Post by Tom Locke Post by Pascal Costanza Post by Steve Dekorte
And not knowing the type isn't just an unwanted side-effect, it's
actually the goal. Dynamic OO is about escaping from fragile and
inflexible type dependencies by using type independent messages
instead of type dependent functions.
You still haven't told us how you disambiguate the draw message
when your object inherits both from a weapon and a picture.
Especially when both draw messages have the same signature.
If there is type information associated with the *reference*, not the
object, e.g. as in a statically typed language, this can be used to
disambiguate. C# does this.
I don't know exactly how things work in C#, but I assume about the same
way as in Java. Now, what you're saying sounds like: suppose we have two
classes, Picture and Weapon, and a third class, Example, that (somehow)
inherits the draw method from both of the other classes.
Now, if we have
Picture x =new Example();
we know that draw from Picture is being called, rather than draw from
However, that does mean that we can't use our Example instance as both a
Picture and a Weapon in the same code. One way around that would be
Example x = new Example();
...and now you're explicitly indicating the namespace, just like you
except that the Java code smacks a bit kludgy to me.
Post by Tom Locke
It is conceivable that you could run into a big problem if you face
just the right interaction between multiple inheritance, polymorphism
and object identity. In practice this seems to be extremely rare. Is
this a big enough deal to dismiss object-dispatch in dynamically
typed languages? I'd say no, but that's more of a judgement call than
I feel that argument is somewhat backwards. We're not dismissing
object dispatch because of namespace issues, but because generic
functions are an alternative that is more powerful (I also find them
more elegant, but I recognize that is subjective).
The argument about name clashes was brought forward as a criticism of
generic functions, which were supposed to exist in a single namespace,
whereas, in object dispatch, method names are prefixed by an object, and
thus divided among multiple namespaces. If anything, object dispatch
would have an _advantage_ over generic functions here, so it could never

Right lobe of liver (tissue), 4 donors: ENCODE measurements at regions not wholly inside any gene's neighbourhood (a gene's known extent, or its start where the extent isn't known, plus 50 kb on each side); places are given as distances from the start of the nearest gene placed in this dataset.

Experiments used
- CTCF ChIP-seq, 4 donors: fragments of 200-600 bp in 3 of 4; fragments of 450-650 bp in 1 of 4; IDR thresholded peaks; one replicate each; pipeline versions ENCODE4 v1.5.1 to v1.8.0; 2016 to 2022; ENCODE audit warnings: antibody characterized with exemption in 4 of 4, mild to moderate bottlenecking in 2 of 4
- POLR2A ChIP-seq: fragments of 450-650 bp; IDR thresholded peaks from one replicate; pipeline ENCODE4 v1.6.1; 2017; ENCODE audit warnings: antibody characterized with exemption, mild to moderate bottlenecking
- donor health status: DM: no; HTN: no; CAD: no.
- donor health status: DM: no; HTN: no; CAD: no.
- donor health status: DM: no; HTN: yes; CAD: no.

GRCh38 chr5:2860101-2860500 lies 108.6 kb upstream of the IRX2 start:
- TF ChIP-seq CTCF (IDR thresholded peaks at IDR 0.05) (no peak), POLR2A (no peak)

be a reason to dismiss object dispatch.
Having said that, I don't think the "object dispatch provides more
namespaces than generic functions" really makes sense. Whether you write
x.foo or (foo x) is just a matter of syntax. In as far as the type of x
helps disambiguate foo in the object dispatch case, it also helps
disambiguate foo in the generic function case.
In CLOS, methods must abide by certain restrictions set out by the
generic function. For example, the number of arguments must be
compatible. It is not allowed to define a method that takes three
arguments for a generic function that only takes two. However, this is
not an inherent property of generic functions; it's just a limitation of
CLOS. Without that restriction, I don't see how object dispatch
disambiguates more cases than generic functions. Generic functions can
dispatch on the type of their first argument every bit as well as object
Post by Tom Locke
What I wish I was more clear on, was how often, in GF based OO, one
ends up using names that object-dispatch people would consider overly
verbose, whether it be draw-gun at the definition site, or gun:draw
at the call site.
I think that is more a matter of culture than one of technical
necessity. For example, names like point-x are common in Lisp programs,
but not technically necessary (and often abbreviated locally by macros,
e.g. with-slots). Similarly, I find many (what I consider) overly
verbose names in Java code that are not dictated by technical necessity
as far as I know.
Also, as already pointed out, the real savings don't come from using
shorter identifiers, but from language features that allow programs to
contain fewer identifiers in the first place.
By and large, I agree with Pascal:
1. Generic functions are desirable. Compared to object dispatch, generic
functions are more powerful (and expressive).
2. Name clashes can arise. Since this happens regardless of how
dispatching is done, it is wise to make the namespace facility be
orthoganal to dispatching, as well.
Post by Tom Locke
I think this is a big reason why language design is such a mysterious
art - a deep understanding of the *pragmatic* reality of different
styles is only possible with a lot of experience, and few people have
the time to gain this experience in a wide range of paradigms.
The task is made even more difficult by the fact that , even if
something is superior, it will not always be recognized as such. People
will still cling to the way they're used to doing things, and they might
complain about your language perceived shortcomings loud enough that it
keeps other people away from your language. In the end, I think the best
you can do is make the language the best language for yourself. That
way, at least you can be happy. The rest of the world can take it or
"Trying to make bits uncopyable is like trying to make water not wet. The
sooner people accept this, and build business models that take this into
account, the sooner people will start making money again."
-- Bruce Schneier